Stephen J. Schueler, M.D.

Varicella Home Care

Home care for chicken pox includes:

  • Apply 1% hydrocortisone cream for itching:
    • Apply to the skin, 4 times a day.
  • Avoid scratching: this can cause infection.
  • Apply a cold compress:
    • Compresses may reduce itching.
    • Apply for 20-30 minutes, every 1-2 hours.
  • Take cool baths to relieve itching.
    • Add Aveeno to the water.
  • Oral antihistamines for itching:
  • Take prescription medications as directed.
  • Wash your skin gently with mild soap twice a day.

Varicella Itching

General home care for itching include:

  • Cleanse itching skin with soap and water.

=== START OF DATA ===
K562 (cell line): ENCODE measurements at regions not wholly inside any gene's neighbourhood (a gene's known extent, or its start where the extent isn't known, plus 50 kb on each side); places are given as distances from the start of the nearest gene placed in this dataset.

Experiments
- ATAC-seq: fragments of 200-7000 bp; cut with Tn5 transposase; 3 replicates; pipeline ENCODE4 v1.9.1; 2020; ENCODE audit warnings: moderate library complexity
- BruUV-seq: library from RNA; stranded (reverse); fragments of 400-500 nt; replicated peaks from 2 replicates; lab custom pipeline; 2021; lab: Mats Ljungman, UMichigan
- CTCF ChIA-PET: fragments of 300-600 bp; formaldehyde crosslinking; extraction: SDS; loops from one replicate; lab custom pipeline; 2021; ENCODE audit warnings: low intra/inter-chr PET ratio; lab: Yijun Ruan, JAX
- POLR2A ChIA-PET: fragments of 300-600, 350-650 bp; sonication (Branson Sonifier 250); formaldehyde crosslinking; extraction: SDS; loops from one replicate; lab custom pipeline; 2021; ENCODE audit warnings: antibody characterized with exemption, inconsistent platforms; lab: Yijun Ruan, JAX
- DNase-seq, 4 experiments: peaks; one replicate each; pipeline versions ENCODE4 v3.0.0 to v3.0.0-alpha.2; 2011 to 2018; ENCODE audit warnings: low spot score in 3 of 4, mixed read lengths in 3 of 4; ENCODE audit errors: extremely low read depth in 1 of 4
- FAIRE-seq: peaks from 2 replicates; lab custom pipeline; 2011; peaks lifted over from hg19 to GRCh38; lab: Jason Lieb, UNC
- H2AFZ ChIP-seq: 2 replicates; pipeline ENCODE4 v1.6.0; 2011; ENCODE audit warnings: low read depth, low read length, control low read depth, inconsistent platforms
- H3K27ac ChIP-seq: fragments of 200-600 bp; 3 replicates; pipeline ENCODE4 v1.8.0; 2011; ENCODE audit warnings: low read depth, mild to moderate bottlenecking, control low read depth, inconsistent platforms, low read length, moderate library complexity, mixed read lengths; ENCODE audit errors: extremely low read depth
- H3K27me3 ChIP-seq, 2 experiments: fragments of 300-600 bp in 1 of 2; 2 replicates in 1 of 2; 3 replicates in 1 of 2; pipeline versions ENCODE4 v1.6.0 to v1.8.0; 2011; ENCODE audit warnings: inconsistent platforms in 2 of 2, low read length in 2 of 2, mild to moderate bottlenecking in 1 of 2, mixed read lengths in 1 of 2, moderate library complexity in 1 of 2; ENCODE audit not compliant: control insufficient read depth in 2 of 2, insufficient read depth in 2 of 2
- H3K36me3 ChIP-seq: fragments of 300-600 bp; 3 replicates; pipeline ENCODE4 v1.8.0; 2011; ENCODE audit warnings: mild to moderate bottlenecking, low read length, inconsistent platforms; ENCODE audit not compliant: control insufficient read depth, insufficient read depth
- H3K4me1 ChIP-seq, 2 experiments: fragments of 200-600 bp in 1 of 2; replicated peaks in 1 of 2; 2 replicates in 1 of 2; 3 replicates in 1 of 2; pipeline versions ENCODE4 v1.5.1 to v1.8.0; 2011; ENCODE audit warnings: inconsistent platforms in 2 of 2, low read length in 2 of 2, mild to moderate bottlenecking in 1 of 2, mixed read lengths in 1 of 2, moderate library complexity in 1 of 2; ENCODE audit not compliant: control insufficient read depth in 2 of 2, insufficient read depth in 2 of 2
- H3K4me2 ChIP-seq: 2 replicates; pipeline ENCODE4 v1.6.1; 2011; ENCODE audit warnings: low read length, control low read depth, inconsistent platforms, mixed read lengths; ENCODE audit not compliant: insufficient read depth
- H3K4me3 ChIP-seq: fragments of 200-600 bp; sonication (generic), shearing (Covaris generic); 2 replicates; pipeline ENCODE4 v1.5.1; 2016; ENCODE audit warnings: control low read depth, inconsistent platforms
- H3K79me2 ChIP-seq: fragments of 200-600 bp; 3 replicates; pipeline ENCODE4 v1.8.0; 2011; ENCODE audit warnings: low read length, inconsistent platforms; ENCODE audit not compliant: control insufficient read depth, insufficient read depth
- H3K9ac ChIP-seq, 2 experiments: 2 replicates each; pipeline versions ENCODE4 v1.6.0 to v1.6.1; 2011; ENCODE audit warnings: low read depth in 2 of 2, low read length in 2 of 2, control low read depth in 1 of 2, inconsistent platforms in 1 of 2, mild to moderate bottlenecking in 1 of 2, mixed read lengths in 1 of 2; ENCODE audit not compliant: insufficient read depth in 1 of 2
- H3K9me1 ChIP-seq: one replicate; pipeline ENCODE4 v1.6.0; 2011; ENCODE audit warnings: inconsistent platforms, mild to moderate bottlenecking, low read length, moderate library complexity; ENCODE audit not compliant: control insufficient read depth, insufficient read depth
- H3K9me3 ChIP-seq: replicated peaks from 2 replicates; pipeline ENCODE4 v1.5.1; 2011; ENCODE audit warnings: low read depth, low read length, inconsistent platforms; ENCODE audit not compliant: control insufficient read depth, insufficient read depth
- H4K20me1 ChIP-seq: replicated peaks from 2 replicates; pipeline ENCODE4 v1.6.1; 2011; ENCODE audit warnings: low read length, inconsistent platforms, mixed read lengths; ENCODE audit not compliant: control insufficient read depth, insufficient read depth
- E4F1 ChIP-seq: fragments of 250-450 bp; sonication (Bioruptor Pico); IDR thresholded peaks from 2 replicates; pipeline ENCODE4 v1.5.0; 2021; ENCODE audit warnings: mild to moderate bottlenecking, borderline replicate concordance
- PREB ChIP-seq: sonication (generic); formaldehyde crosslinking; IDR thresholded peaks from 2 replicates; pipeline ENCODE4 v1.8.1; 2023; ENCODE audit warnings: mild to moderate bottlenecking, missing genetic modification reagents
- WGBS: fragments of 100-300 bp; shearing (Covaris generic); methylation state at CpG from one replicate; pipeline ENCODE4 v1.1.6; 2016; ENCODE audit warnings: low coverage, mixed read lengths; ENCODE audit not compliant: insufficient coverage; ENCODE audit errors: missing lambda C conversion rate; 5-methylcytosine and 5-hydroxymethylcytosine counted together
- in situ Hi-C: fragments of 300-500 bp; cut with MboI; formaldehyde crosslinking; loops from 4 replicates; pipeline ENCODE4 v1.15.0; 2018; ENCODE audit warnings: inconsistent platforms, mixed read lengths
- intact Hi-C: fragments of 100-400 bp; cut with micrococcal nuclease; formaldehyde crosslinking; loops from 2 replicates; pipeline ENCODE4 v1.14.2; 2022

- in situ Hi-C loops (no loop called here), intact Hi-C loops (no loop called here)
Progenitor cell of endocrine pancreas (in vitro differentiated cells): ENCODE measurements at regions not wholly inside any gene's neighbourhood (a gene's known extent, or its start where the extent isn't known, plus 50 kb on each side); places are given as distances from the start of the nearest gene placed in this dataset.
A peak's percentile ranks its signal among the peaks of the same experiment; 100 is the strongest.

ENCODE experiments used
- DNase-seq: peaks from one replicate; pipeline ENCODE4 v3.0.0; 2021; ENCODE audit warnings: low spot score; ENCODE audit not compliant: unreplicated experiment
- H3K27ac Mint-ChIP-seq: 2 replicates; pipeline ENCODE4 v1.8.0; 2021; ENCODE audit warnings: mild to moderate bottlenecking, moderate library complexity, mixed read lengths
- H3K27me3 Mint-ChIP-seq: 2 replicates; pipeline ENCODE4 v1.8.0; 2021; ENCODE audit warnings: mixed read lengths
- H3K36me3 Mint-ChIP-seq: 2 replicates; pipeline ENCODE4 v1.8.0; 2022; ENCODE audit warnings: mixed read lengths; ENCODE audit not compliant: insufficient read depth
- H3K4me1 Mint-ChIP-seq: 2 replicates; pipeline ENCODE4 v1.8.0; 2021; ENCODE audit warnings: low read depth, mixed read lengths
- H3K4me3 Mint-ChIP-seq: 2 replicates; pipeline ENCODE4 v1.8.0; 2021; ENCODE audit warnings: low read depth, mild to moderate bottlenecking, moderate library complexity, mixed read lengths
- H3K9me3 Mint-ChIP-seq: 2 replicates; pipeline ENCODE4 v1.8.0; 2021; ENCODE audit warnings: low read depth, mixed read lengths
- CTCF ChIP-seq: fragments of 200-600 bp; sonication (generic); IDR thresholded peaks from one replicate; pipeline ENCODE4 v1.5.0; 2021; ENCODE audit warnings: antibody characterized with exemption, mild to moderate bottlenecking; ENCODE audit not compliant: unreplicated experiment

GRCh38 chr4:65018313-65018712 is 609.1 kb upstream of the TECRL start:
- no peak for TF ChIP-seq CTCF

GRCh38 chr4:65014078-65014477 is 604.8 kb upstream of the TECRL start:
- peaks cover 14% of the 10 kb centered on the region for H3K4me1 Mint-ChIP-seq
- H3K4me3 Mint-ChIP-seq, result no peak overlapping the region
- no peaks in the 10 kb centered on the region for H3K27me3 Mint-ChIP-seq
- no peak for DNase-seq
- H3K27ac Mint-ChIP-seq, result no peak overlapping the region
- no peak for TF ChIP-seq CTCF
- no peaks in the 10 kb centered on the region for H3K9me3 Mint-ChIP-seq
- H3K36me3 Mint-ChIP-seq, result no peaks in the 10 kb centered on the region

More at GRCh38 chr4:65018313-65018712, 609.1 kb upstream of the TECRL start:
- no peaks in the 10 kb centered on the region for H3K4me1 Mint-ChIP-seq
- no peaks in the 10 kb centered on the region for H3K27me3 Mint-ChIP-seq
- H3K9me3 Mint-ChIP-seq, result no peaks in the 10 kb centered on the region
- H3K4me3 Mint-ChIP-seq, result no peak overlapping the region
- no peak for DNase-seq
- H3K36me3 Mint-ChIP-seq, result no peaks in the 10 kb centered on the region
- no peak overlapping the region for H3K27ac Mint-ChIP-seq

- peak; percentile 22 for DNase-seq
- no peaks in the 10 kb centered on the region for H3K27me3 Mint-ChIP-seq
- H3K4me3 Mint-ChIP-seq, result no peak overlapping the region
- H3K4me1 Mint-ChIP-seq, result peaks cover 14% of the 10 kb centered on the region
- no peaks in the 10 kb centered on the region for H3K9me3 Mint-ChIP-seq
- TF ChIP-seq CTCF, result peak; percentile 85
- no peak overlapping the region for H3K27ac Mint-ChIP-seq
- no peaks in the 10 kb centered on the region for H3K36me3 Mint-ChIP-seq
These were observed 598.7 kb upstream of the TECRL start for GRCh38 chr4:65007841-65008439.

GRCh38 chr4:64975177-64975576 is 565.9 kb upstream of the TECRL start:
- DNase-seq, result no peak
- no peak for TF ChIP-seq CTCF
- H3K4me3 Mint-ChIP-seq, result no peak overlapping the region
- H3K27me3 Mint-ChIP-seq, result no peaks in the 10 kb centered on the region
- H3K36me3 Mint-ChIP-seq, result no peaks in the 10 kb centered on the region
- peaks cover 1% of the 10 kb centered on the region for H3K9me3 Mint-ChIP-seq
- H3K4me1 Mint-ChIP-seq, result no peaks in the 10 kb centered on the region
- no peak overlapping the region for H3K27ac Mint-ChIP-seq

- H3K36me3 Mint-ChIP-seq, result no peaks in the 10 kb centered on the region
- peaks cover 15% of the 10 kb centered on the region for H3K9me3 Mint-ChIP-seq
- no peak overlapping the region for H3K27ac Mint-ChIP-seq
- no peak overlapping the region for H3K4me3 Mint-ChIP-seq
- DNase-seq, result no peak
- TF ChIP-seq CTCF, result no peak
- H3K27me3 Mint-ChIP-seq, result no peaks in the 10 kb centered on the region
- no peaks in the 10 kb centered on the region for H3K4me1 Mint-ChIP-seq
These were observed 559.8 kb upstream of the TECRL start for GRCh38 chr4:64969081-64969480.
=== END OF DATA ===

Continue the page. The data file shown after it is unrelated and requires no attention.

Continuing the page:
• Take a cool bath or shower to reduce itching. Consider using colloidal oatmeal (Aveeno).

Medications for itching include:

Oral antihistamines can be sedating. Use with caution and do not mix with alcohol or other sedatives. Follow directions on product packaging

Varicella Mouth Ulcers

Chicken pox can cause painful ulcers inside the mouth.

Home care for mouth ulcers includes:

Varicella Pain and Fever Adults

Common medications used for pain and fever in adults with chicken pox include:


Acetaminophen
  • Acetaminophen decreases fever and pain, but does not help inflammation.
  • Adult dosing is 2 regular strength (325 mg) every 4 hours or 2 extra-strength (500 mg) every 6 hours.
  • Maximum dose is 4,000 mg per day.
  • Avoid this drug if you have alcoholism, liver disease or an allergy to the drug. See the package instructions.
  • Common brand names include Tylenol, Panadol, and many others.

Aspirin

Ibuprofen

Naproxen

Ketoprofen

NSAID Precautions

Varicella Pain and Fever Children